What Is a Computer Network Attack?

    A Computer Network Attack (CNA) is a deliberate action executed with the intention of gaining unauthorized access to a network to manipulate, steal, or destroy private data. Computer network attacks can target a variety of different network components including servers, routers, and endpoint devices.

    How do we differentiate network attacks from various other types of attacks?

    Computer network attacks are different from other types of attacks in that they focus specifically on targeting the infrastructure that comprises the network perimeter. Rather than attacking specific endpoints, or data as malware, ransomware, phishing or social engineering attacks might, computer network attacks seek to leverage vulnerabilities in network protocols, hardware, and software as a means of compromising a network and disrupting its communication channels.

    What are the common types of network attacks?

    There are a range of different ways that an adversary can carry out a computer network attack. The following are some of the most common methods:

    • Denial of Service (DoS) attack: An attacker floods a network with additional traffic to overwhelm it and disrupt its ability to respond to the requests of legitimate users.
    • Distributed Denial of Service (DDoS) attack: An attacker carries out coordinated DoS attacks using multiple compromised devices or botnets to amplify disruption.
    • Man-in-the-middle (MitM) attack: An attacker uses rogue endpoints, ARP spoofing, or DNS spoofing to position themselves between communicating parties, enabling them to intercept communications and manipulate data undetected.
    • Phishing attack: Using deceptive messages or emails, an attack tricks a legitimate user into disclosing sensitive information, such as login credentials or financial details.
    • SQL injection attack: By exploiting vulnerabilities in web applications, an attacker injects code to manipulate queries between applications and databases, enabling them to execute malicious commands to compromise a network.

    What are the best practices for network protection?

    To protect their networks against the threat of computer network attacks, organizations can employ the following best practices:

    • Implement strong authentication: Organizations can employ strict access controls and multi-factor authentication in conjunction with comprehensive password management policies to prevent unauthorized network access.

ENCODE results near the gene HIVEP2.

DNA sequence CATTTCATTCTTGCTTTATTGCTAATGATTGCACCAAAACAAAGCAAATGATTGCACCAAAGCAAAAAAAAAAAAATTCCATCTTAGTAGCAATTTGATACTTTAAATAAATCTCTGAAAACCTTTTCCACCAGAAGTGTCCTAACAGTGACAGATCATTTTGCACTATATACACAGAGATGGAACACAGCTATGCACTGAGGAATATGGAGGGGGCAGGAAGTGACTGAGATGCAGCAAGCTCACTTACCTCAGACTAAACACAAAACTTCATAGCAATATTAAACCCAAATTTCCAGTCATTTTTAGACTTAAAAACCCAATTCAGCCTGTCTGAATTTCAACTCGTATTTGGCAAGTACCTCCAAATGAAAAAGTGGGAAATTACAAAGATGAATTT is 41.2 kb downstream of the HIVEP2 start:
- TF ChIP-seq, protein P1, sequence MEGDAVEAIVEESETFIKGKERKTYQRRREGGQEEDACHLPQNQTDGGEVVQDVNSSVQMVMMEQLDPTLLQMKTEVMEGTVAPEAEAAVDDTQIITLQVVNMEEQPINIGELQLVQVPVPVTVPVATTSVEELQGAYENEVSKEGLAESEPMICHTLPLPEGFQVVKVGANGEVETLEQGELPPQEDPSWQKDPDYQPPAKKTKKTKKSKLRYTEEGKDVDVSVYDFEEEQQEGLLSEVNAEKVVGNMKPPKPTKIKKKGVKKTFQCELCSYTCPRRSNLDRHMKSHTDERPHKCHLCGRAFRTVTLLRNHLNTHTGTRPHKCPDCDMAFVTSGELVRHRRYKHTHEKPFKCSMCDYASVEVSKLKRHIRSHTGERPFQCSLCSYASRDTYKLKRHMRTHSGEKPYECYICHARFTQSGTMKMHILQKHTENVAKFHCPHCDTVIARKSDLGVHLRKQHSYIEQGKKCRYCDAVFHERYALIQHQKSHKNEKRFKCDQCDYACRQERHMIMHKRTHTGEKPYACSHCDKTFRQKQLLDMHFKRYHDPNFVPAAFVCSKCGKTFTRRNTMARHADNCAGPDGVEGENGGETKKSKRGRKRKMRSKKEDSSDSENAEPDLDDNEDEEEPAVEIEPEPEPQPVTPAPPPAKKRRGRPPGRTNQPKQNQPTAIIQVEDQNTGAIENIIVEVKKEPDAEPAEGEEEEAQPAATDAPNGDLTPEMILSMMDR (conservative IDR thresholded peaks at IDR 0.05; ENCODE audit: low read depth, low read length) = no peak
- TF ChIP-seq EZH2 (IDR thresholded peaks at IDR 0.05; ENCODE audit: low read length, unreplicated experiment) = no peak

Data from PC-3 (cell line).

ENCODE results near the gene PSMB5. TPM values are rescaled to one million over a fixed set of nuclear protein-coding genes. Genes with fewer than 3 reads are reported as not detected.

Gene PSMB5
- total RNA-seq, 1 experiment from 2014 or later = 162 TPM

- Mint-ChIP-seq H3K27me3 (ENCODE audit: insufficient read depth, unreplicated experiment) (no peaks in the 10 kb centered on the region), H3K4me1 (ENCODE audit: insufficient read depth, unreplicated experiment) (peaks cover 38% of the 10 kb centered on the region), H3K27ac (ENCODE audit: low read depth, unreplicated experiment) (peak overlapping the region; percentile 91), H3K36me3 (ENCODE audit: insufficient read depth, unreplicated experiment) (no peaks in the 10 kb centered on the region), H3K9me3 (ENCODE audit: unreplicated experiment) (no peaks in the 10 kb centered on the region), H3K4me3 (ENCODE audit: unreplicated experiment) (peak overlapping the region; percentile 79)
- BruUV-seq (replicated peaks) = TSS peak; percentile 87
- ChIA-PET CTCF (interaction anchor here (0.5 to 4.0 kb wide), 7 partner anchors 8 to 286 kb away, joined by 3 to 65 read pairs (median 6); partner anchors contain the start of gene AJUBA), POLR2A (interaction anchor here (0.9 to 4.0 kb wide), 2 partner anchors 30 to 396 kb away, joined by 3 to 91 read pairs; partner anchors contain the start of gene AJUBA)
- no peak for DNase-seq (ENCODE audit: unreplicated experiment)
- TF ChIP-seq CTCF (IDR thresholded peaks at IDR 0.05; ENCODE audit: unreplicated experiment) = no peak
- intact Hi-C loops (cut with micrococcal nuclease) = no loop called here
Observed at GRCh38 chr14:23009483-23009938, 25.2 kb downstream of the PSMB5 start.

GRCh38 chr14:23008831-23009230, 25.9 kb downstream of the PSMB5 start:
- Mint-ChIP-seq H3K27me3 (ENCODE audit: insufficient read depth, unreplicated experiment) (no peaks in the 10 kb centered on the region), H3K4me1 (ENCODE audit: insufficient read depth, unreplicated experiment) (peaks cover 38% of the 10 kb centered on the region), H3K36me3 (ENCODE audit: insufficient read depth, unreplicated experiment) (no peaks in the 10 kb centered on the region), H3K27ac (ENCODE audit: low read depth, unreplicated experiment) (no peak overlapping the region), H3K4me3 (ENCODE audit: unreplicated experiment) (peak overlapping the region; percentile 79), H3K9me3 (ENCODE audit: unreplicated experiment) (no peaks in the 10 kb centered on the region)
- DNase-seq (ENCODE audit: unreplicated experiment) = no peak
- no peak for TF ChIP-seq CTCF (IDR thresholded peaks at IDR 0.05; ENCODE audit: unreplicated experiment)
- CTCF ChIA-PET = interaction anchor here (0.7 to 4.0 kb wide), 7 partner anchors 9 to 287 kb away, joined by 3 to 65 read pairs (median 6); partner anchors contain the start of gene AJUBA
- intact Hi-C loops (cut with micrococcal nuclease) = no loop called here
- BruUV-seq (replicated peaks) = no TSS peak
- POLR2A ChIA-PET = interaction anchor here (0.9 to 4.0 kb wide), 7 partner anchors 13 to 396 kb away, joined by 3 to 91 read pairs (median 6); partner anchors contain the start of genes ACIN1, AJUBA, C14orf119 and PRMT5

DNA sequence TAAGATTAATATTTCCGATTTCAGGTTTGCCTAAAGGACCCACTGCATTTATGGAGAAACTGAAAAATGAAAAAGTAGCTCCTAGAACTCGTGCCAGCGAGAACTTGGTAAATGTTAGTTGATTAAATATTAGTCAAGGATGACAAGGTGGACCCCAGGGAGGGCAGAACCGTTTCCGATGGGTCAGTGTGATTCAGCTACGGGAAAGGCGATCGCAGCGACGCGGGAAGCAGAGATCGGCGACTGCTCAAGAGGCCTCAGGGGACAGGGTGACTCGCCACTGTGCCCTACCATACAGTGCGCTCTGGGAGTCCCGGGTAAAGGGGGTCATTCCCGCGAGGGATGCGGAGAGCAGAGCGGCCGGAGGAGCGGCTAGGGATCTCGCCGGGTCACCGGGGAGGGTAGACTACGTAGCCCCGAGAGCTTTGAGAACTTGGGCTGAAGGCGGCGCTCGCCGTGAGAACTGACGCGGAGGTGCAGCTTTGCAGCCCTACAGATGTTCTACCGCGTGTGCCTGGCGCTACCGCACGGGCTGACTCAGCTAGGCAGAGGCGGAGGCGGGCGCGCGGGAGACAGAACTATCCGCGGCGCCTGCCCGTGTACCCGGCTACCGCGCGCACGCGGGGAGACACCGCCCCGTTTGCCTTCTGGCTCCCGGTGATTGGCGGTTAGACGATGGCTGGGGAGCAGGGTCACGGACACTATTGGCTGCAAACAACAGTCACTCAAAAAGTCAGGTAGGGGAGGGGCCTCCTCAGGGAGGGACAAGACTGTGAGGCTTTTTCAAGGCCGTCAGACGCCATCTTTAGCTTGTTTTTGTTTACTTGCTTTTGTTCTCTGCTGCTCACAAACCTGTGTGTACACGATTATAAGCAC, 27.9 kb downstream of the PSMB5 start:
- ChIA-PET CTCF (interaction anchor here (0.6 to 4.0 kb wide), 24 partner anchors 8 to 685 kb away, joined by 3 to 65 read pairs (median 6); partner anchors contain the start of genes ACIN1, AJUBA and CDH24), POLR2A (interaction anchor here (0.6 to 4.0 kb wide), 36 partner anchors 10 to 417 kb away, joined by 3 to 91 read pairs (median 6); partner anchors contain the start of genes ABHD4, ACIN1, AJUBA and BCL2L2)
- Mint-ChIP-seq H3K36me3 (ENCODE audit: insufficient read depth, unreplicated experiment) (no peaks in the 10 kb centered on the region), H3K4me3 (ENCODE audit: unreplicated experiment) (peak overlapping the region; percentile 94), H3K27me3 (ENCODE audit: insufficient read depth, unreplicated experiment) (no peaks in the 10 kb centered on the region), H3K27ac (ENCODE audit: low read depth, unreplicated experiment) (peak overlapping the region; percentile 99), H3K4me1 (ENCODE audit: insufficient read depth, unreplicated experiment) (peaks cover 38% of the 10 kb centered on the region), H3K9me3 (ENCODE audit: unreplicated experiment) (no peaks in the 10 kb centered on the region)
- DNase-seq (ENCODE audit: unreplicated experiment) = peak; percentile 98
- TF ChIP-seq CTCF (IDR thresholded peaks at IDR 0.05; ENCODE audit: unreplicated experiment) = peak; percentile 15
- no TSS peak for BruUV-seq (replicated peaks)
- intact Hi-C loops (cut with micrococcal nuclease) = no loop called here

• Conduct regular patching: By regularly carrying out frequent security updates and patching software and firmware, organizations can ensure their security measures address known vulnerabilities before they can be exploited.
    • Employ network segmentation: Partitioning networks into smaller segments prevents lateral movement. This helps prevent unauthorized access to critical assets and enables organizations to isolate threats more effectively to defend against them.
    • Leverage data encryption: Utilizing strong encryption protocols ensures that attackers cannot glean sensitive data from intercepted traffic.
    • Engage in continuous monitoring: Organizations can implement security tools like intrusion detection systems and Security Information and Event Management (SIEM) tools to maintain real-time visibility over their entire networks, ensuring swift detection and response to minimize the impact of a network attack should one occur.

    Protecting vital assets through proactive network security

    Computer network attacks are distinct in their focus, targeting the infrastructure upon which networks operate, and this means they have considerable potential for operational disruption. Due to the scale of the threat these attacks present, organizations should strive to do all they can to remain proactive in defending against them and mitigate risks associated with them. By implementing robust security and access controls and segmenting, maintaining, and monitoring their networks comprehensively, organizations can ensure that their networks are secured, both at the perimeter and internally, to ensure they remain resilient against computer network attacks.

    Glossary related terms
    Automated Penetration Testing Breach and Attack Simulation (BAS) External Attack Surface Management (EASM) Ransomware Readiness Assessment Red Teaming Security Control Validation Security Validation Vulnerability Management Ethical Hacking Automated Security Active Testing